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Dedicated outdoors devotee, Kankakee Daily Journal, Feb 01

Challenge part of ice fishing’s allure, Dale Bowman, Feb 01

Youth program gives hunting situations, Quad City Times, Feb 01

Midwest Summer Fishing Report, Dale Bowman , Jul 21

Ticks are becoming growing problem, Jeremiah Haas, Jul 19



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Recent entries


Duck Numbers

Sept. 16 Aerial Census

Sat, September 19, 2015

September 16th, 2015 – Aerial Waterfowl Inventory Blog

Wind and weather influenced the waterfowl survey this week; nevertheless, we did sneak in the Illinois River flight on Wednesday, September 16th.  We weren’t able to get to the Mississippi River due to gusting winds.  My tolerance for wind is minimal once it exceeds 20 mph. 

Those abundant blue-winged teal that dominated the waterfowl numbers on September 9th must have departed central Illinois on Friday evening (September 11th); however, I can’t verify this on weather radar due to a few isolated rain showers that were passing through at sunset.  Likewise, hunter reports from the weekend indicated poor success afield.  I estimated teal numbers at 30,495 along the Illinois River which was still 30% above the 10-yr average, but nearly 50% lower than the previous week. 

It looks like we picked up a few American green-winged teal, but lost the fickle blue-wings when temperatures dipped into the low 40’s over the weekend.  To the contrary, total duck abundance (55,155) was relatively high this week and was 51% above average for the 3rd week of September.  For more information about the waterfowl survey, check out our webpage at

I was glancing through the recent issue of Ducks Unlimited Magazine today and found an article by Wade Bourne on blind concealment.  I couldn’t agree more with Mr. Bourne’s comments - “when you think you have enough camo on a blind, add more.  You can never be too well hidden from the prying eyes of ducks.”  This couldn’t have resonated more with me as I reviewed a few photos from this week’s flight.  Hunters tend to think about concealment as they see the decoys and not from a duck’s perspective. 

blinds seen from above

Blinds and camouflage should be constructed so that the hunters cannot be seen from above.  And, the number one observation I make from the air is a boat stashed 50 yards from a group of hunters.  The hunters can’t see the boat nearby, but from a duck’s view, the boat stands out and likely flares birds from the decoys.  From the photos, you can see which group of hunters will likely harvest the most birds.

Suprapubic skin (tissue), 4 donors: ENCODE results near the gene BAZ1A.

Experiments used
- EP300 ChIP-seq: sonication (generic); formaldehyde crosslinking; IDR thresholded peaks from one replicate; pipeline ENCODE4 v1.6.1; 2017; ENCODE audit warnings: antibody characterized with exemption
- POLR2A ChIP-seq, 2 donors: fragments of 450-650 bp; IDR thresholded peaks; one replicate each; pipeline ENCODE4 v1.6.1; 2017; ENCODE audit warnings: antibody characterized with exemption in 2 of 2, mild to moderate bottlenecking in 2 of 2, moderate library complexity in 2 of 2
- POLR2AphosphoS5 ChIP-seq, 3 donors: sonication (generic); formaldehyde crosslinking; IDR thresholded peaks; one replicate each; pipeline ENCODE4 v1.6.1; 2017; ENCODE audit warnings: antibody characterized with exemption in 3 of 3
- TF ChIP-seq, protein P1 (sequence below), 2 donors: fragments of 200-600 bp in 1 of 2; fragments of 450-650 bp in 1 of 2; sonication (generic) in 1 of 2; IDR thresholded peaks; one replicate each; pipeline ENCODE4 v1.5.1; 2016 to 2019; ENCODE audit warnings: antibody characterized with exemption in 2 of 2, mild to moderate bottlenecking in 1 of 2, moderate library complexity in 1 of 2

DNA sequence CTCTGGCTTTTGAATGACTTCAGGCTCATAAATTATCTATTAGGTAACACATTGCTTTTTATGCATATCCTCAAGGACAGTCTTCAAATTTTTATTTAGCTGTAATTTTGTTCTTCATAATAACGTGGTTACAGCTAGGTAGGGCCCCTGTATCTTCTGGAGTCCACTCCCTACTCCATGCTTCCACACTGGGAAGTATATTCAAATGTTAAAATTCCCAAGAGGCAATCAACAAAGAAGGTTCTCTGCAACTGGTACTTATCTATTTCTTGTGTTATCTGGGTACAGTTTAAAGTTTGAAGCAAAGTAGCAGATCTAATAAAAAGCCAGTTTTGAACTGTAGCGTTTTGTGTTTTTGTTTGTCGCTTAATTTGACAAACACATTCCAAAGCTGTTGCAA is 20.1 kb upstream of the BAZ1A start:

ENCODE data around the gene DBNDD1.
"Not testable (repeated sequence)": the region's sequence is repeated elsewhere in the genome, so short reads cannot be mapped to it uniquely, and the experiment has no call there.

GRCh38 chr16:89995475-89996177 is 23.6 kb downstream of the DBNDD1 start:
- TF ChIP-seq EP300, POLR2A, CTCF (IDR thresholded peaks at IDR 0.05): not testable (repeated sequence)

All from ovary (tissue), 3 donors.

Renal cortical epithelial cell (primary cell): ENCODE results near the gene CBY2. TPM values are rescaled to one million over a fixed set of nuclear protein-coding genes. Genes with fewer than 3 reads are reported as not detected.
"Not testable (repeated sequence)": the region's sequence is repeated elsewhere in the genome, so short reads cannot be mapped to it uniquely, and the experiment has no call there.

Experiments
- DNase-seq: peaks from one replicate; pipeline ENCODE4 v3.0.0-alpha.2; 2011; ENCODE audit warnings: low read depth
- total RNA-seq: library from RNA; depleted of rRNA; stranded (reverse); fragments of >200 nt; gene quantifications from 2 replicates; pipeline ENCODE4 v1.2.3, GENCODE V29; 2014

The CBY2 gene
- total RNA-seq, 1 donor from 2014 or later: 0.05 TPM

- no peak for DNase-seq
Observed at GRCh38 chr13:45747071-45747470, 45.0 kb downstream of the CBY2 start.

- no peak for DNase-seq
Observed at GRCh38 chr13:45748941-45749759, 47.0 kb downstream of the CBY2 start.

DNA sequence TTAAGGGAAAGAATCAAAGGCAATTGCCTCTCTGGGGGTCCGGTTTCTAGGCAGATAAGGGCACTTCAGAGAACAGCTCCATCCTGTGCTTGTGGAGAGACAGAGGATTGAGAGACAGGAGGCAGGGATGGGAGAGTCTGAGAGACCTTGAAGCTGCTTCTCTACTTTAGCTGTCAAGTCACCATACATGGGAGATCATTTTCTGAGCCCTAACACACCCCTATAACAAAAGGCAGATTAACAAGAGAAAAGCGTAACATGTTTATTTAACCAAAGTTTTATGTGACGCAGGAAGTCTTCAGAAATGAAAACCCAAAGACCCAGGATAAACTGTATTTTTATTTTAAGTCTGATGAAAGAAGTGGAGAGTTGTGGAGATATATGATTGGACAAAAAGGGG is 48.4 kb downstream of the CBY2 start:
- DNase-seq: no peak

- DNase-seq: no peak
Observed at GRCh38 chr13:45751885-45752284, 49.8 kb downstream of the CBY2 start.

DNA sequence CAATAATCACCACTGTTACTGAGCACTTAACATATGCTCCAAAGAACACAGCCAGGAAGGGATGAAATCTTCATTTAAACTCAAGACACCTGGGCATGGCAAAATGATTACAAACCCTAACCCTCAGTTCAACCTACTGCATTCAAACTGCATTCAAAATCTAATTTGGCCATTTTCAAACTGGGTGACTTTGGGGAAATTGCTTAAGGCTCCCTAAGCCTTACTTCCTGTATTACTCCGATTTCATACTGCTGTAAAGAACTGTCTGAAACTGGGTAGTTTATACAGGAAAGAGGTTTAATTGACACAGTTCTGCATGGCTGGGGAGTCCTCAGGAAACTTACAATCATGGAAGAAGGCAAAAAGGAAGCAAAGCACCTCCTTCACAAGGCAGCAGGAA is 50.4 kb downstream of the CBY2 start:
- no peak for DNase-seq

Good luck hunting this last weekend of teal season (September 19-20) and stay tuned for more updates next week ...


Sept. 9 Aerial Inventory

Fri, September 11, 2015

September 9th, 2015 – Aerial Waterfowl Inventory Blog

We had a major influx of teal into the Illinois and Mississippi rivers this week.  The increase was likely due to the weather system that passed through the prairies over Labor Day weekend.  This week’s teal total (62,265) along the Illinois River was 143% above the 10-yr average (25,603).  Teal abundance along the Mississippi River nearly quadrupled this week and were estimated at 20,455 birds.  We are way ahead of normal for the second week of September with duck numbers 125% above average for the Illinois and 258% above average for the Mississippi River.  I even saw a few gadwall, American wigeon, and ruddy ducks on Wednesday’s flight. 

As nightly low temperatures in North Dakota dip into the upper 30’s and low 40’s over the weekend, I am sure we will see even more migrating ducks heading our way. 

Ducks undergo multiple feather molts at various times of the year.  Ducks even molt their flight feathers after the breeding season which renders them flightless for a few weeks during summer.  During this flightless period, a duck’s feathers are very drab and brown in color.  In fact, a drake mallard loses that brilliant green head during summer and resembles a female at this time of year.

For this reason most of the birds during the September flights appear as “brown ducks” from the airplane.  To estimate species abundance in September, I sometimes intentionally flush ducks from the water so I can see their wings and identify them. 

This photo from Wednesday’s flight shows the wing color and size differences in a few of the species I encounter.  You should be able to find blue-winged and American green-winged teal, mallards, northern pintail, northern shoveler, and maybe even an American black duck in the picture.  For more information about the waterfowl survey, check out our webpage at

blog ducks

Good luck teal and Canada goose hunting and stay tuned for more updates next week…….

Here is the Illinois River survey:

Here is the Mississippi River survey:


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